Hollywood star’s historic country Victorian homestead to open to public

The National Trust will enter the accommodation sector when, for the first time in Victoria, it opens one of its properties for overnight stays.

A $2 million state government grant, announced on Wednesday, means tourists will be able to stay at Mooramong, a 1600-hectare farm in western Victoria once owned by a Hollywood movie star.

The pool actor Claire Adams had installed at Mooramong Homestead near Skipton after she moved there in the 1930s.

The Trust’s Victorian CEO Simon Ambrose said tiny houses and eco glamping tents would be erected on the property, and guests would also stay in historic cottages.

The property near Skipton, 50km west of Ballarat, is rarely open to the public presently, but will eventually be able to host up to 214 tourists per night.

The heritage-listed Mooramong Homestead, built in 1874, will not itself host overnight stays, but will now be open for day visits from spring, although a date has not been set.

Ambrose said it would be the first time the National Trust of Victoria had offered an accommodation tourist product in Victoria, but not the last.

An aerial view of Mooramong estate near Skipton.Credit:Pia Johnson

He said the Trust had identified a number of its other properties to be developed for accommodation “in the near future”, which would provide the Trust with income and also serve in “activating significant heritage properties”.

Another Trust property where accommodation is planned is Gulf Station in Yarra Glen, east of Melbourne.

When former movie actor Claire Adams and Australian grazier Donald “Scobie” Mackinnon moved to Mooramong in the late 1930s, they remodelled the house into an art deco and Los Angeles Spanish-style palace.

The couple died in the 1970s and bequeathed the property to the National Trust, which leases it as a working sheep and crops farm that has provided income to the heritage organisation.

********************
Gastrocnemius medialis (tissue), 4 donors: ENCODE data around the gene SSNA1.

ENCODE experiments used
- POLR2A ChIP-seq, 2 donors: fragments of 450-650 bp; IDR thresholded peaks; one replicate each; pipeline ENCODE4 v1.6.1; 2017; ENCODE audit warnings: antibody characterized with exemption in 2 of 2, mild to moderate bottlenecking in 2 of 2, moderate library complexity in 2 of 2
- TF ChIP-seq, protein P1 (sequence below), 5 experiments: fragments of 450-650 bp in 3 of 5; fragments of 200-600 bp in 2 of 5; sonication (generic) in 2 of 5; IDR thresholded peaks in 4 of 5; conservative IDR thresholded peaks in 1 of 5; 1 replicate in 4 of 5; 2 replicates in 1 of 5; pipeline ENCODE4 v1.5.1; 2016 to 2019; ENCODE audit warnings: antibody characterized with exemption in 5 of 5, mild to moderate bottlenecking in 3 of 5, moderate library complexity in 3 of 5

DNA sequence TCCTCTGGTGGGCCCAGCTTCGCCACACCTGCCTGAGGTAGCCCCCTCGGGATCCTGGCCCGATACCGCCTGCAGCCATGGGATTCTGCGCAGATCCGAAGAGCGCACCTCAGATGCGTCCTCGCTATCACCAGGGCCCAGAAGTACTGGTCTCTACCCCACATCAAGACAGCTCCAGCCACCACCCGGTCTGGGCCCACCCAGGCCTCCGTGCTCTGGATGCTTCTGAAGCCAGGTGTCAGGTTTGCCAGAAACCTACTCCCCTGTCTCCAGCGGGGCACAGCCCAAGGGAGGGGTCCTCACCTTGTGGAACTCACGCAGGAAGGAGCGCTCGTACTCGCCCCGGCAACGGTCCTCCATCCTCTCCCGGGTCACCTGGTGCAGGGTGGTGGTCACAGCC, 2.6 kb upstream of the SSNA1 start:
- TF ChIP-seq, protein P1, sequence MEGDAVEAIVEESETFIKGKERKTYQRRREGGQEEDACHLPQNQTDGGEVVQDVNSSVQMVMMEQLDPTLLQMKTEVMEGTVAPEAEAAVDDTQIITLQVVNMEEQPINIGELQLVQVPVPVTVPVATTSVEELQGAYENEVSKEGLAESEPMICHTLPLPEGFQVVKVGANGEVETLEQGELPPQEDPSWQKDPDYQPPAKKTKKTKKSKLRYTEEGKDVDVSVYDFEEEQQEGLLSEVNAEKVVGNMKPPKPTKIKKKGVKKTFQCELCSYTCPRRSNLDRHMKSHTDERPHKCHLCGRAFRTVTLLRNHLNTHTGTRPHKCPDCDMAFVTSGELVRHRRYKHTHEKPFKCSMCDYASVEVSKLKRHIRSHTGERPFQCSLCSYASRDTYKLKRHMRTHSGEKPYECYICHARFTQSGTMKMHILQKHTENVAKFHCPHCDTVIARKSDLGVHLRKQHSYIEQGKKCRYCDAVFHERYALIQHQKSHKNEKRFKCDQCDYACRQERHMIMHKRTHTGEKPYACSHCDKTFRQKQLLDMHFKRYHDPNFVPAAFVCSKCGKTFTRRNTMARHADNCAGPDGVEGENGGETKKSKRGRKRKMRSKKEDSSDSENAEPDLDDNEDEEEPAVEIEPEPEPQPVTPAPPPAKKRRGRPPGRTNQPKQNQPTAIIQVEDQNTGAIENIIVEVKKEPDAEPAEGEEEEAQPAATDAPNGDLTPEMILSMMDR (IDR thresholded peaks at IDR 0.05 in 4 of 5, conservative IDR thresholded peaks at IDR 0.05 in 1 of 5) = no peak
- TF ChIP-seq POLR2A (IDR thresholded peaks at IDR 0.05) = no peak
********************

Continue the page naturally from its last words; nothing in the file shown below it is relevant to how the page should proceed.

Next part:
Ambrose said the project would cost about $2.6 million, with the Trust contributing $575,000.

It is expected to take two years to develop, however the first guests may be welcomed as soon as November this year.

Donald and Claire Mackinnon at Mooramong.

The accommodation options will include: three historical cottages, each sleeping six people with full kitchen facilities for an expected $360 to $400 per night; and, three tiny houses in secluded locations on the property — two of them for couples and one for a family of four, priced from about $350 to $700 per night.

Two boutique apartments in the former single gentleman’s quarters will offer “higher end” accommodation for couples, at an estimated $360 to $500 per night. Twelve glamping tents are also planned for the site, each for two to four guests, who will share a campfire and cooking facilities and pay between $160 and $270 per night.

Ambrose said he was thrilled at the $2 million government grant from the Regional Tourism and Infrastructure Fund. He said it meant Mooramong’s rich history could be shared with the wider community.

Indigenous culture as well as its more recent heritage would be showcased, and the aim would be to create “a holistic experience for day trip visitation, accommodation and education,” Ambrose said.

Donald “Scobie” Mackinnon was gifted the property by his millionaire father, Victoria Racing Club chairman LKS Mackinnon, on his 21st birthday.

Donald met movie star Claire Adams at a London party in 1937, and three weeks later they wed.

Donald Mackinnon and Claire Adams.

When Adams moved to Mooramong, she employed renowned Melbourne architect Marcus W. Martin to remodel the homestead with elegant art deco features including a Hollywood-style pool with a nude sculpture.

Light fittings in the house are made of rounded chrome and glass, there is a bidet in the bathroom. The games room includes a curved, padded green bar modelled on one the couple saw on the Queen Mary, and in the music room is a custom-made burr walnut Steinway baby grand piano.

On the walls, the home has stills from some of the films Adams starred in between 1917 and 1927, which ranged from westerns alongside cowboy star Tom Mix to adventure films with the dog Rin Tin Tin, whom she described as “my favourite leading man”.

She also starred opposite actors John Gilbert and Lon Chaney.

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